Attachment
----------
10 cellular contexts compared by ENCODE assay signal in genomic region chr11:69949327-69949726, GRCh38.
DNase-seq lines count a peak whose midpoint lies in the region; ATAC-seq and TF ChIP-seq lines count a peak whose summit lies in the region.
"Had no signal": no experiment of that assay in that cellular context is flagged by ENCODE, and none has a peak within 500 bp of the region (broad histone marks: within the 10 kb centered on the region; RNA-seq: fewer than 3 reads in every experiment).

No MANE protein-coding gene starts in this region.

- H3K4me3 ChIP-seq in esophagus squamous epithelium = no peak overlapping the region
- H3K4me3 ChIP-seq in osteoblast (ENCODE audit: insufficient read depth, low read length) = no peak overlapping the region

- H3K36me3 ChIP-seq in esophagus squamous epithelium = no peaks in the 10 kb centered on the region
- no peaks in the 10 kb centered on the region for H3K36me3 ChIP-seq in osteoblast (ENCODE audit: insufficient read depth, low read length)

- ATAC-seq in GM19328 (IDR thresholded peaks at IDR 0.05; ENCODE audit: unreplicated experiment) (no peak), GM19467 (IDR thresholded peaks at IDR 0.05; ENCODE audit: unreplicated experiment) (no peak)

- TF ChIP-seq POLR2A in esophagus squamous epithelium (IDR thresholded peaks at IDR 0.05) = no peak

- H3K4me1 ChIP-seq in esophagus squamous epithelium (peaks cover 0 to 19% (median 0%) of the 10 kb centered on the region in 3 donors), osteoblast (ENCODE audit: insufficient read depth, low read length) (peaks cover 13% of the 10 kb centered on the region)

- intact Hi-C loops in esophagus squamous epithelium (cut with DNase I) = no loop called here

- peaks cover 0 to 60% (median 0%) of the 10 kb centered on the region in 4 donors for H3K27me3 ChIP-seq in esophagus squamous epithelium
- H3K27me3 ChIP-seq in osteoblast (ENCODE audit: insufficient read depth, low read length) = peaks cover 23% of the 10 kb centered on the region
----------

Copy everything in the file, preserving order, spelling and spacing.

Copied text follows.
10 cellular contexts compared by ENCODE assay signal in genomic region chr11:69949327-69949726, GRCh38.
DNase-seq lines count a peak whose midpoint lies in the region; ATAC-seq and TF ChIP-seq lines count a peak whose summit lies in the region.
"Had no signal": no experiment of that assay in that cellular context is flagged by ENCODE, and none has a peak within 500 bp of the region (broad histone marks: within the 10 kb centered on the region; RNA-seq: fewer than 3 reads in every experiment).

No MANE protein-coding gene starts in this region.

- H3K4me3 ChIP-seq in esophagus squamous epithelium = no peak overlapping the region
- H3K4me3 ChIP-seq in osteoblast (ENCODE audit: insufficient read depth, low read length) = no peak overlapping the region

- H3K36me3 ChIP-seq in esophagus squamous epithelium = no peaks in the 10 kb centered on the region
- no peaks in the 10 kb centered on the region for H3K36me3 ChIP-seq in osteoblast (ENCODE audit: insufficient read depth, low read length)

- ATAC-seq in GM19328 (IDR thresholded peaks at IDR 0.05; ENCODE audit: unreplicated experiment) (no peak), GM19467 (IDR thresholded peaks at IDR 0.05; ENCODE audit: unreplicated experiment) (no peak)

- TF ChIP-seq POLR2A in esophagus squamous epithelium (IDR thresholded peaks at IDR 0.05) = no peak

- H3K4me1 ChIP-seq in esophagus squamous epithelium (peaks cover 0 to 19% (median 0%) of the 10 kb centered on the region in 3 donors), osteoblast (ENCODE audit: insufficient read depth, low read length) (peaks cover 13% of the 10 kb centered on the region)

- intact Hi-C loops in esophagus squamous epithelium (cut with DNase I) = no loop called here

- peaks cover 0 to 60% (median 0%) of the 10 kb centered on the region in 4 donors for H3K27me3 ChIP-seq in esophagus squamous epithelium
- H3K27me3 ChIP-seq in osteoblast (ENCODE audit: insufficient read depth, low read length) = peaks cover 23% of the 10 kb centered on the region